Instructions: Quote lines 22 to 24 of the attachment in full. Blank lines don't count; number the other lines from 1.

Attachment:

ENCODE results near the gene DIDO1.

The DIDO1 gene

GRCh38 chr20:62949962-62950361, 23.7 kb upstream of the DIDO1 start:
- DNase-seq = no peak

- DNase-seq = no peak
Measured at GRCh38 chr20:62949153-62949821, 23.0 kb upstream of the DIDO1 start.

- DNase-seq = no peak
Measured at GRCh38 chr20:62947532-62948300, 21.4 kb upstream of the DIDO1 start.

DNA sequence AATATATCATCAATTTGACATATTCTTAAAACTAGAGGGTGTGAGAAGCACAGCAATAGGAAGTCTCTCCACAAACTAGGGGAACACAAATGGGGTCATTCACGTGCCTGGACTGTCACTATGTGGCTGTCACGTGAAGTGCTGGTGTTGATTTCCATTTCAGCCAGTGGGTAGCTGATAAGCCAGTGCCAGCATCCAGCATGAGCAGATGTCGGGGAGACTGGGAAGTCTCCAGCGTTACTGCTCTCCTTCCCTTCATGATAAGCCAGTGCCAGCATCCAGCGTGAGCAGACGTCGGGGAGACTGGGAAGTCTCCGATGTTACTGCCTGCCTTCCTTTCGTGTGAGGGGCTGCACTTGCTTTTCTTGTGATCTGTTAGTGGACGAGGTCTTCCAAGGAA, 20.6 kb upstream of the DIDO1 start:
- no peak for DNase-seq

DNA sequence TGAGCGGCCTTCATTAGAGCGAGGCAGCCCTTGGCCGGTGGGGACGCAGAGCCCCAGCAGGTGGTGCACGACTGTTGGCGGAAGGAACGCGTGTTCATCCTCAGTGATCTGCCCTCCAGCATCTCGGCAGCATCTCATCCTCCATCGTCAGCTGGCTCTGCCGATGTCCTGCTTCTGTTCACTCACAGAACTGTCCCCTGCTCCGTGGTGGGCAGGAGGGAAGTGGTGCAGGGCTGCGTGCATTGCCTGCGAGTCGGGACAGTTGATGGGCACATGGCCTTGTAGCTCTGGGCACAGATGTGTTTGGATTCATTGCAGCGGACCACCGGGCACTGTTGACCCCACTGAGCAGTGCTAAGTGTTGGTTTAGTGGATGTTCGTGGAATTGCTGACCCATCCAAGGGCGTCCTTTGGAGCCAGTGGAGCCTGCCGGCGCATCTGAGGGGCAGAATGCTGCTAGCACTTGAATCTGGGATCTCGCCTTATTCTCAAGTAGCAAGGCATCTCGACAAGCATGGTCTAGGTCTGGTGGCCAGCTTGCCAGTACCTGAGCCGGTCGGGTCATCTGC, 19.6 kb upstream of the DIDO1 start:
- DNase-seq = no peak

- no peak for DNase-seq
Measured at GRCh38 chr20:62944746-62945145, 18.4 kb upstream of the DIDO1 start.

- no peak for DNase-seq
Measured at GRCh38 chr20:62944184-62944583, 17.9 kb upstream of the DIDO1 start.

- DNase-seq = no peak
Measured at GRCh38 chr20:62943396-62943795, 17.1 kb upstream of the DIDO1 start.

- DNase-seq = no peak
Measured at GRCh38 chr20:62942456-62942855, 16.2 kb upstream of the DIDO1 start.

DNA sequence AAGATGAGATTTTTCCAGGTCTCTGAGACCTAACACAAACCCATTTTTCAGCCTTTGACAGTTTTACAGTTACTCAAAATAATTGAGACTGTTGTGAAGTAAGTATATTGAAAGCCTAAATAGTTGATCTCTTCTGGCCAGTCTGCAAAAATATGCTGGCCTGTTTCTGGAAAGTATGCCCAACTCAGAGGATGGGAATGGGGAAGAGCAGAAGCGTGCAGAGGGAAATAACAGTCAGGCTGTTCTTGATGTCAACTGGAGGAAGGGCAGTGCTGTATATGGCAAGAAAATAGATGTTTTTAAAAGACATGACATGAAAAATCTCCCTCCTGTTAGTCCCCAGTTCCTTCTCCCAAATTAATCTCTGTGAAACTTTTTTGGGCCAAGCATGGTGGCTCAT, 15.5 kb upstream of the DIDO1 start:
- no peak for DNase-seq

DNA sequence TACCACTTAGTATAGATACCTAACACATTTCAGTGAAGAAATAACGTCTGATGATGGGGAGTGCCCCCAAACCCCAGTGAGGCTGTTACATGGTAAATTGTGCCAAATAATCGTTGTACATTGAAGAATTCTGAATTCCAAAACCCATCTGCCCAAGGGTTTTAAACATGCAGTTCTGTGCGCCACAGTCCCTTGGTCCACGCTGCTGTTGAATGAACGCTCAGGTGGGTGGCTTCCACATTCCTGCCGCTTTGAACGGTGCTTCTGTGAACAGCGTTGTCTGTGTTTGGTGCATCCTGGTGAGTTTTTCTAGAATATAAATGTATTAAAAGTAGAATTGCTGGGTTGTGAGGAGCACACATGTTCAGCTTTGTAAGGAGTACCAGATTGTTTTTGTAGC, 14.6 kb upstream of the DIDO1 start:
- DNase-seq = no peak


- no peak for DNase-seq

DNA sequence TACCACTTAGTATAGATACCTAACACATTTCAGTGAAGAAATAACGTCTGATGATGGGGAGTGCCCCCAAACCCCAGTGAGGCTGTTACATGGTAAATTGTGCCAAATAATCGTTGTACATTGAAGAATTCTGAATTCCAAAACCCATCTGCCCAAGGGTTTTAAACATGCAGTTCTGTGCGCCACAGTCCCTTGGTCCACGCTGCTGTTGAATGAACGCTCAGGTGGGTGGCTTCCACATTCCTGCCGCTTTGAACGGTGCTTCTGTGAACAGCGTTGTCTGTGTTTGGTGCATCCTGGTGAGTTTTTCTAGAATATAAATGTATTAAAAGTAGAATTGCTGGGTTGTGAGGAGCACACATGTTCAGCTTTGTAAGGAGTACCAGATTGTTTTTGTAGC, 14.6 kb upstream of the DIDO1 start:
- DNase-seq = no peak